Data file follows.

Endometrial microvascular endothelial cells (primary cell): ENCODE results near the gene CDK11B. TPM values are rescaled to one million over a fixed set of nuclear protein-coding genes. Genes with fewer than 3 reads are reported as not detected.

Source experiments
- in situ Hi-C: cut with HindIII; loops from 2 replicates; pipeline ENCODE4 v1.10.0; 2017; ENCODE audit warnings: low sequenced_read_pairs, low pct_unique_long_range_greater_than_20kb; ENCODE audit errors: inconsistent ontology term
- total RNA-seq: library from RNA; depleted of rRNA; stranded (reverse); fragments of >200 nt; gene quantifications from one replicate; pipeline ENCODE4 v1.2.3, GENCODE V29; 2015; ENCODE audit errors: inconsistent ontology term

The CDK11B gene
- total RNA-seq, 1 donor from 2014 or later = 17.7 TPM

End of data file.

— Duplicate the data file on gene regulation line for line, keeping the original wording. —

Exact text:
Endometrial microvascular endothelial cells (primary cell): ENCODE results near the gene CDK11B. TPM values are rescaled to one million over a fixed set of nuclear protein-coding genes. Genes with fewer than 3 reads are reported as not detected.

Source experiments
- in situ Hi-C: cut with HindIII; loops from 2 replicates; pipeline ENCODE4 v1.10.0; 2017; ENCODE audit warnings: low sequenced_read_pairs, low pct_unique_long_range_greater_than_20kb; ENCODE audit errors: inconsistent ontology term
- total RNA-seq: library from RNA; depleted of rRNA; stranded (reverse); fragments of >200 nt; gene quantifications from one replicate; pipeline ENCODE4 v1.2.3, GENCODE V29; 2015; ENCODE audit errors: inconsistent ontology term

The CDK11B gene
- total RNA-seq, 1 donor from 2014 or later = 17.7 TPM